Read your will every year, checking that it remains up to date and in accordance with your wishes.
Report elisjohn December 8, 2011 4:04 PM GMT
united, the will thread was put up on here maybe 18 months ago and i had a lot of help, we were able to tell the hsbs to **** off and paid them a few hundred, cant remember the actual way we were able to do this, but if anyone requires it, my brother sorted it out, and i could find out for you
Report elisjohn December 8, 2011 4:28 PM GMT
a will with hsbc they charge 6000 plus vat, page 10 on this forum
Report unitedbiscuits December 8, 2011 5:42 PM GMT
I'm glad you got that sorted out elisjohn, I was scandalized to read your reference to it on the politics forum.

Johnnytheguesser - thanks for sound advice, my trusted executor works in a solicitors' office team.
Report elisjohn December 8, 2011 6:19 PM GMT
this isnt will, but ok most of us know, but whatever you all do if youve got cash/ house etc, bloody pass them on to kids/ family asap, wouldnt believe hassle we had with my grans when she went to a home, and im helping a old fashioned couple at moment sick with worry, her mum gone to home and they try and get near 2000 a month to pay, the house will go to pay this, and theyve worked all their lives, never claimed nothing, but to naive to get the mum   to transfer the house to them years ago  .
Report elisjohn December 8, 2011 6:20 PM GMT
p s the gang on that earlir thread saved us loads , thanks again
Report Johnny The Guesser December 8, 2011 7:20 PM GMT

Parents transferring their home to their kids is fraught with dangers -

- children may divorce, go bankrupt, fall out with parents,decide to sell property etc
- capital gains tax problems can arise if property increases in value.
- council may challenge transfer at later date anyway.
- parents end up in 'cheap' care home rather than a 'nice' one.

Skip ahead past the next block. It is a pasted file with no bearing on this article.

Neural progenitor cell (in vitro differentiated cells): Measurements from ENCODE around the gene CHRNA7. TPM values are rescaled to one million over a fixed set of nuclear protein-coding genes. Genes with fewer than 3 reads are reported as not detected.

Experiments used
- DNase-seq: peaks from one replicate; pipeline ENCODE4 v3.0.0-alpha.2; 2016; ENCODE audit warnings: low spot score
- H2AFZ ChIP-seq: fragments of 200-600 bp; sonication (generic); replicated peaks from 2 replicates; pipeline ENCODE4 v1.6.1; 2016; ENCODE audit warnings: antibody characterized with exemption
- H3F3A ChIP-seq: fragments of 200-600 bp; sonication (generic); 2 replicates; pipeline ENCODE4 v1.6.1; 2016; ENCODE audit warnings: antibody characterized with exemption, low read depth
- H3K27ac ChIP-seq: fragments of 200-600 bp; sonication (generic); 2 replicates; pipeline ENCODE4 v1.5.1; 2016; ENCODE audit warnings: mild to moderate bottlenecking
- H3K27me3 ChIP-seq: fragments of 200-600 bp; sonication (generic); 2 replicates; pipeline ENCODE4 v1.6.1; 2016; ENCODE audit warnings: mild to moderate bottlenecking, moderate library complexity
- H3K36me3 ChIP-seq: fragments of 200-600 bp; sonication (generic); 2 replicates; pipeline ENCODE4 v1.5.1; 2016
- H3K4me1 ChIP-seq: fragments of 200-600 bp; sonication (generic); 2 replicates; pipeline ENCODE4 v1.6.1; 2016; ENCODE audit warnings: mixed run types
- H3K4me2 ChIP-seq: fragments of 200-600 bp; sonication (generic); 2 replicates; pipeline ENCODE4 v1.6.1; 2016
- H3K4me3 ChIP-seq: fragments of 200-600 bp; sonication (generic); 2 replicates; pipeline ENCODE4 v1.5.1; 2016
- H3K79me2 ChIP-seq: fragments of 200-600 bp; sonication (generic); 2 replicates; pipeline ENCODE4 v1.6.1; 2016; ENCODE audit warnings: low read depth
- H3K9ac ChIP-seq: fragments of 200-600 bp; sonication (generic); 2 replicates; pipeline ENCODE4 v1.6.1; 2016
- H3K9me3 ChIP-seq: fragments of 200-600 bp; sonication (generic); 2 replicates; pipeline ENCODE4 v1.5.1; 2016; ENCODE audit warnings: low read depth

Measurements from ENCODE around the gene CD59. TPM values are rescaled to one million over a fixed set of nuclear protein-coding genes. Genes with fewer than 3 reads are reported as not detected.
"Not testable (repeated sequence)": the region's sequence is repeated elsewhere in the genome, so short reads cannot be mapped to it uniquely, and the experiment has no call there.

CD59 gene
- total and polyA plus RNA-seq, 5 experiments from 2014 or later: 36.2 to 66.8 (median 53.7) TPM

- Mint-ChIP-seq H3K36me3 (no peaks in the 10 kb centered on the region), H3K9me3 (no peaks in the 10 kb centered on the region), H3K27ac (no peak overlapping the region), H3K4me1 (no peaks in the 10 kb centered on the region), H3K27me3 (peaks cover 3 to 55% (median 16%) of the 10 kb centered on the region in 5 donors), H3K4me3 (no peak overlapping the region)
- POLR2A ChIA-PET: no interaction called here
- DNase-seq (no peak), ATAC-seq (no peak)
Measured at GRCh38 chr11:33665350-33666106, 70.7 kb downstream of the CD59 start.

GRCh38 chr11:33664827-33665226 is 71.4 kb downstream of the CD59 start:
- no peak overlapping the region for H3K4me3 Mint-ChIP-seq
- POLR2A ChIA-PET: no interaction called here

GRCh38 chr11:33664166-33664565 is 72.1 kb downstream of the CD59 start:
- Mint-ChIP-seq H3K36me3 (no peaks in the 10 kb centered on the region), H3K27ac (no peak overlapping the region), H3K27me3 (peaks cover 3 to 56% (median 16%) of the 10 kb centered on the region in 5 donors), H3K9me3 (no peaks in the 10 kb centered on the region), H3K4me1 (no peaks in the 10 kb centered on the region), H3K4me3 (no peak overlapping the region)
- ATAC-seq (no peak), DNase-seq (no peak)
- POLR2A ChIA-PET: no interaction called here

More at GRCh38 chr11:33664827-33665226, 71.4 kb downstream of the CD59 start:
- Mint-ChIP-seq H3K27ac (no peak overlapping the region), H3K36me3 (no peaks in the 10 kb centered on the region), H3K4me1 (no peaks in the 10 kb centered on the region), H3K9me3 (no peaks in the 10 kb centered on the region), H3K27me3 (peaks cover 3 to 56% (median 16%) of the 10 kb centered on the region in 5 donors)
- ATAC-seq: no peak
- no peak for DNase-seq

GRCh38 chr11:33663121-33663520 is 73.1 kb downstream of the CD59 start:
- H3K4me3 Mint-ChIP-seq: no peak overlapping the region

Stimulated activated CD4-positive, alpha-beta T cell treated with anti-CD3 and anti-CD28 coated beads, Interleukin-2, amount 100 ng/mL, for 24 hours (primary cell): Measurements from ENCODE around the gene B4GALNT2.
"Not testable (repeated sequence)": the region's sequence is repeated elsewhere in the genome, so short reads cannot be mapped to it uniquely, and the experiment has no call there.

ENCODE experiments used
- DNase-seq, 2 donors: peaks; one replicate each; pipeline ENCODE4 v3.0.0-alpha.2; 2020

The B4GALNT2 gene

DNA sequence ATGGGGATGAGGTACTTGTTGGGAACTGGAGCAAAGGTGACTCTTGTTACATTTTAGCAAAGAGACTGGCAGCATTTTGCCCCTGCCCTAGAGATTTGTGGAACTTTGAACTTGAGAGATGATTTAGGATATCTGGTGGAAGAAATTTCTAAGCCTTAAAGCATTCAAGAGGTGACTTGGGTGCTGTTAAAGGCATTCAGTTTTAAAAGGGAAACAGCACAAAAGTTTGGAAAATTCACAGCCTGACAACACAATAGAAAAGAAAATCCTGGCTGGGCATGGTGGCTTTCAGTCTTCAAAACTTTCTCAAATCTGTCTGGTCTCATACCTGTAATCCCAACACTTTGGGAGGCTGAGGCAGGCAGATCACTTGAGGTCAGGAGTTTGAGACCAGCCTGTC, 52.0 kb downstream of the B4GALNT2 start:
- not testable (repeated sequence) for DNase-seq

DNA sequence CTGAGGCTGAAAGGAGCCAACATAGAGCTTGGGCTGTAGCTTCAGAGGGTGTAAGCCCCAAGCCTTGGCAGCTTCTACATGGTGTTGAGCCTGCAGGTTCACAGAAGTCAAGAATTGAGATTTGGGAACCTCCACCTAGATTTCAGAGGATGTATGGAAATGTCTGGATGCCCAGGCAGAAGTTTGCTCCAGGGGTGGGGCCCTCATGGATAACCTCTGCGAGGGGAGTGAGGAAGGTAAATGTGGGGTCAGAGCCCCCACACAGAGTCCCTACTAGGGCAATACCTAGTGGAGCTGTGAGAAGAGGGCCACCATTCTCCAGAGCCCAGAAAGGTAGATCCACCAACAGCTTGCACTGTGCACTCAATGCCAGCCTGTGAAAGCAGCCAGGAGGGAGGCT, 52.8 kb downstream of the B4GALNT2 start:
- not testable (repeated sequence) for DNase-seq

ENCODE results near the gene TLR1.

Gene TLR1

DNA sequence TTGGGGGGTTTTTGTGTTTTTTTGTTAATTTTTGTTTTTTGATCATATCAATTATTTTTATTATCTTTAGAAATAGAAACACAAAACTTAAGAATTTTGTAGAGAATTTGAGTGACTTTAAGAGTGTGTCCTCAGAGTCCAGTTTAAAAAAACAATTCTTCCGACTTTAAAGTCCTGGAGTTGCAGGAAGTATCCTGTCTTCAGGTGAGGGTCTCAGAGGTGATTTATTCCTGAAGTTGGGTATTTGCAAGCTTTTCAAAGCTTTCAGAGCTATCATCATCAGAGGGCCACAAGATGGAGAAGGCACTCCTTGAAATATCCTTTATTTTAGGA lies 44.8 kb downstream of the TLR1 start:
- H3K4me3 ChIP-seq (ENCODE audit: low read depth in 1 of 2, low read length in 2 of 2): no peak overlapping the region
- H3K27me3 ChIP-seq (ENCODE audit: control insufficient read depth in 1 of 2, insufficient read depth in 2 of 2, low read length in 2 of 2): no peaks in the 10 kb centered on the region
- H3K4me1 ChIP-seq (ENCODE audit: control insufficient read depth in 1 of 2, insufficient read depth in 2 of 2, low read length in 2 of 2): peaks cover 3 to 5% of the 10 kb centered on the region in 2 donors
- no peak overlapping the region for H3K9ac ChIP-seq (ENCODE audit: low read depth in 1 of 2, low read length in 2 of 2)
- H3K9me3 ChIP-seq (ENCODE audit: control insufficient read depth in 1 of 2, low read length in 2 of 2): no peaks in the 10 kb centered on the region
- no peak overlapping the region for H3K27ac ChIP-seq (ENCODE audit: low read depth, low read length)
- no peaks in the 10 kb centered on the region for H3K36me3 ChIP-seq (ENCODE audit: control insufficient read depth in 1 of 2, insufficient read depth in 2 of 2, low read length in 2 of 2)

- can cause IHT complications.

It certainly isn't a "no brainer" decision.
Report elisjohn December 8, 2011 7:32 PM GMT
put it that  johnny, it is a decision thathas to be more carefully thought out than i anticipated,  but if youre thinking of the kids and wanting to leave them your assets then do it within a 7 year time scale ,
Report Johnny The Guesser December 8, 2011 7:44 PM GMT
If you give your house away but continue to live in it then it will still be considered to be part of your estate for IHT purposes when you die, unless, you have paid your kids full market rent for living in your own house.

Google "gifts with reservation of benefit" 

Thats what I meant by "IHT complications"
Report elisjohn December 8, 2011 8:00 PM GMT
johonny, ok if i owned a house worth 200,000 and live on my own till im say 75, and then i go ill etc and must go to a home and live there for 8years at say 2,100a month total near 200,000   so my house would have gone and i could leave my kids nothing . so what do you reckon best thing to do ?
Report elisjohn December 8, 2011 8:02 PM GMT
p s i take it best for next of kin if you die rather than go into care then
Report elisjohn December 8, 2011 8:03 PM GMT
sorry anyone know if there is an insurance to cover you in case of home care etc, that you dont lose your home
Report Johnny The Guesser December 8, 2011 8:39 PM GMT

It's easy to make the best decision when you have the benefit of hindsight.

In your example it's best to give your house away.

But what about the guy who gave his house away years ago when it was worth 50K.He dies without going into care. House now worth 300K.No IHT to pay but kids could face capital gains tax of 30-40K+ on sale as property not their home. Nothing to pay at all if Dad had kept the house!

Or the guy who gives his house to his only son and sees half disappear after a messy divorce -he may even get evicted! 

Report elisjohn December 8, 2011 8:48 PM GMT
cheers johonny, made me think
Report Dotchinite December 10, 2011 1:40 PM GMT
Giving your house away and still living in doesnt avoid IHT.